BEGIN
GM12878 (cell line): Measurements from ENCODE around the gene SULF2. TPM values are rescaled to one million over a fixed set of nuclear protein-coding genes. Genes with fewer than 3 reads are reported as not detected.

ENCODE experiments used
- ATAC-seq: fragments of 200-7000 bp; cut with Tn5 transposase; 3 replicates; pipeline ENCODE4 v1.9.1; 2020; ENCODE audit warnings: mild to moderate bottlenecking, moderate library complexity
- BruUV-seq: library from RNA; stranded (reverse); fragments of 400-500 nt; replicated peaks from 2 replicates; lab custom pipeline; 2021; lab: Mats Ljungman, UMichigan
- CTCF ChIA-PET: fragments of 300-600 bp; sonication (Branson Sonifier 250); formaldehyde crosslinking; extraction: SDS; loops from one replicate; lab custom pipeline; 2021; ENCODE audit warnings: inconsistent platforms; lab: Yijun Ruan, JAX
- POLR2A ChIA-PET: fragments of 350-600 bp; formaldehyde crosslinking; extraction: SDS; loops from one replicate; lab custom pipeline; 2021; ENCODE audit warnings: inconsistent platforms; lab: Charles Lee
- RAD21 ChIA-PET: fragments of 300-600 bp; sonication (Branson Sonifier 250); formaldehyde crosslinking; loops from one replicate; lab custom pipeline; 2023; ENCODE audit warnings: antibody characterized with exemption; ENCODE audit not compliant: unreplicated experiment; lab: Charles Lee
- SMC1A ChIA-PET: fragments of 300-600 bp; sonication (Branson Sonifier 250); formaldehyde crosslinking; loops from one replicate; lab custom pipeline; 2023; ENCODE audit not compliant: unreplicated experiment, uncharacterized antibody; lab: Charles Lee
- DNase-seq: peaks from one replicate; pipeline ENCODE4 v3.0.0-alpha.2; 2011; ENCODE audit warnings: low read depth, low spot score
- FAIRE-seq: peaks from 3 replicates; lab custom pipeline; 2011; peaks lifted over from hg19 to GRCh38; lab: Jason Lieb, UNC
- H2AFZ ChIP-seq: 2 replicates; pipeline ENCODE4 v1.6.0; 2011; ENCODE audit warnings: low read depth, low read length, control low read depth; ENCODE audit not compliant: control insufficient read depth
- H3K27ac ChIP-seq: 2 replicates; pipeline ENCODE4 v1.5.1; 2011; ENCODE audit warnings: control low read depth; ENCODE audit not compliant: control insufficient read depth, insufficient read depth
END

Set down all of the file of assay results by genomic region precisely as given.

GM12878 (cell line): Measurements from ENCODE around the gene SULF2. TPM values are rescaled to one million over a fixed set of nuclear protein-coding genes. Genes with fewer than 3 reads are reported as not detected.

ENCODE experiments used
- ATAC-seq: fragments of 200-7000 bp; cut with Tn5 transposase; 3 replicates; pipeline ENCODE4 v1.9.1; 2020; ENCODE audit warnings: mild to moderate bottlenecking, moderate library complexity
- BruUV-seq: library from RNA; stranded (reverse); fragments of 400-500 nt; replicated peaks from 2 replicates; lab custom pipeline; 2021; lab: Mats Ljungman, UMichigan
- CTCF ChIA-PET: fragments of 300-600 bp; sonication (Branson Sonifier 250); formaldehyde crosslinking; extraction: SDS; loops from one replicate; lab custom pipeline; 2021; ENCODE audit warnings: inconsistent platforms; lab: Yijun Ruan, JAX
- POLR2A ChIA-PET: fragments of 350-600 bp; formaldehyde crosslinking; extraction: SDS; loops from one replicate; lab custom pipeline; 2021; ENCODE audit warnings: inconsistent platforms; lab: Charles Lee
- RAD21 ChIA-PET: fragments of 300-600 bp; sonication (Branson Sonifier 250); formaldehyde crosslinking; loops from one replicate; lab custom pipeline; 2023; ENCODE audit warnings: antibody characterized with exemption; ENCODE audit not compliant: unreplicated experiment; lab: Charles Lee
- SMC1A ChIA-PET: fragments of 300-600 bp; sonication (Branson Sonifier 250); formaldehyde crosslinking; loops from one replicate; lab custom pipeline; 2023; ENCODE audit not compliant: unreplicated experiment, uncharacterized antibody; lab: Charles Lee
- DNase-seq: peaks from one replicate; pipeline ENCODE4 v3.0.0-alpha.2; 2011; ENCODE audit warnings: low read depth, low spot score
- FAIRE-seq: peaks from 3 replicates; lab custom pipeline; 2011; peaks lifted over from hg19 to GRCh38; lab: Jason Lieb, UNC
- H2AFZ ChIP-seq: 2 replicates; pipeline ENCODE4 v1.6.0; 2011; ENCODE audit warnings: low read depth, low read length, control low read depth; ENCODE audit not compliant: control insufficient read depth
- H3K27ac ChIP-seq: 2 replicates; pipeline ENCODE4 v1.5.1; 2011; ENCODE audit warnings: control low read depth; ENCODE audit not compliant: control insufficient read depth, insufficient read depth